– user4894
    Nov 20, 2021 at 0:34

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Short Answer

In regards to the question of freedom of speech (SEP), limits are almost universally accepted by social institutions responsible for maintaining order through the use of the law. What those limits are very greatly from culture to culture depending on the consensus on what constitutes 'law', 'speech', and 'morality'. It's not possible here to answer in regards to all philosophical traditions since there is no consensus on what these things are, so there is not consensus on what the limits are. But it is possible to select one tradition, that of English common law, and use it as an example. Broad notions of freedom of speech are generally adopted by political philosophies that are seen as liberal, and liberalism has a series of philosophical beliefs that leaders, elected or otherwise, are not above the law of the land.

Long Answer

Let's start with the English tradition and cite SEP's article "Freedom of Speech" regarding John Stuart Mill, a seminal figure, along with Edmund Burke in English political philosophy:

Given that Mill presented one of the first, and still perhaps the most famous liberal defense of free speech, I will focus on his arguments in this essay and use them as a springboard for a more general discussion of free expression. In the footnote at the beginning of Chapter II of On Liberty, Mill makes a very bold statement:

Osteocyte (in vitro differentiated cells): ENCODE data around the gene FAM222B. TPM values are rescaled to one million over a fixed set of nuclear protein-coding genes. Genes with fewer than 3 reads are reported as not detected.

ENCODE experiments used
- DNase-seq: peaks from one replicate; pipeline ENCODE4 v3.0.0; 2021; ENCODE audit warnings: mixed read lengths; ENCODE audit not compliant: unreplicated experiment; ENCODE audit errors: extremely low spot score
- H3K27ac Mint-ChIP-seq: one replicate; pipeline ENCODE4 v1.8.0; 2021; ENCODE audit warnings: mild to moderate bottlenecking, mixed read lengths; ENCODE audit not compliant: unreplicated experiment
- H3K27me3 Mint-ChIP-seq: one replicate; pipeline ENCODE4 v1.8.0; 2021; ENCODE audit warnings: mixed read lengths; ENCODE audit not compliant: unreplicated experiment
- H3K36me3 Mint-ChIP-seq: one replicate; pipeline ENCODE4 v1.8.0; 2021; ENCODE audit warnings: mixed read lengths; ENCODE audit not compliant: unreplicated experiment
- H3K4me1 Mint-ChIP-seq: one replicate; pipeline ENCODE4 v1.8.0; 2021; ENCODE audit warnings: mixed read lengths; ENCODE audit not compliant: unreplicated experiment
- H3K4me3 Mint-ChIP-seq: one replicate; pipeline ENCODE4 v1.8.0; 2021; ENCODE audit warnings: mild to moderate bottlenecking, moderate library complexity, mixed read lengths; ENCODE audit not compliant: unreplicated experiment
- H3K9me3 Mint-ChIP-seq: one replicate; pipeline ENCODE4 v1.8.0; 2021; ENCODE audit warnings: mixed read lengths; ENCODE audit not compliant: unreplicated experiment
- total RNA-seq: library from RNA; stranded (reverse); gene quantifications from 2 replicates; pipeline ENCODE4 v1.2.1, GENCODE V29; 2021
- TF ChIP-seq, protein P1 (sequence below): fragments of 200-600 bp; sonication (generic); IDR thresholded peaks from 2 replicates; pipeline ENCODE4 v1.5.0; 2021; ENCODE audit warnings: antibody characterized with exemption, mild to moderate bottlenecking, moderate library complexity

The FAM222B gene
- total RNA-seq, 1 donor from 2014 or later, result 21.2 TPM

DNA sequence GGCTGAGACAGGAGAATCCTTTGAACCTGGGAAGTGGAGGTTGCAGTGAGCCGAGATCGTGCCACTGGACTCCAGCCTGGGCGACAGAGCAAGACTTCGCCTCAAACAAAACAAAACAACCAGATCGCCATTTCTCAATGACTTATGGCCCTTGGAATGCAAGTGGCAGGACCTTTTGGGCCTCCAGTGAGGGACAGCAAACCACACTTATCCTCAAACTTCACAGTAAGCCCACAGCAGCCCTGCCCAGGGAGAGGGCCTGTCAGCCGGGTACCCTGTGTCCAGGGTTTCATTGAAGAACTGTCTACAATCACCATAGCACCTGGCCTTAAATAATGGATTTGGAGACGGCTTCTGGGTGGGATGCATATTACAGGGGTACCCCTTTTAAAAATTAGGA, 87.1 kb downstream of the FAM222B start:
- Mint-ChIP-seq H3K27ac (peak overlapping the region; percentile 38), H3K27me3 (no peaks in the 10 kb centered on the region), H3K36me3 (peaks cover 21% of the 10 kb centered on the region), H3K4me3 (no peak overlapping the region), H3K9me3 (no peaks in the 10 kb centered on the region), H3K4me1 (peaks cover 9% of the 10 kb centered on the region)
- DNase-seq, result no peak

If the arguments of the present chapter are of any validity, there ought to exist the fullest liberty of professing and discussing, as a matter of ethical conviction, any doctrine, however immoral it may be considered. (1978, 15)

This is a very strong defense of free speech; Mill tells us that any doctrine should be allowed the light of day no matter how immoral it may seem to everyone else.

From here, we can make plain what you talk about when you talk about the primacy of the right to free speech.

Since there are vast differences between ideas about freedoms and rights in the Anglo-American common law, Continental law, and Sharia law, among, others, we'll show how even under the most liberal philosophies, limits need to be set to avoid anarchy and harm.

One work that was important in the Anglo-American tradition within which Mill operated was his On Liberty which argued that the freedom of speech wasn't a natural right, but rather a result of utilitarian thinking. According to WP:

[Mill argued] a person should be left as free to pursue his own interests as long as this does not harm the interests of others.

And according to IEP's article on John Stuart Mill:

On Liberty puts forward the “harm principle” that “the only purpose for which power can be rightfully exercised over any member of a civilized community, against his will, is to prevent harm to others.”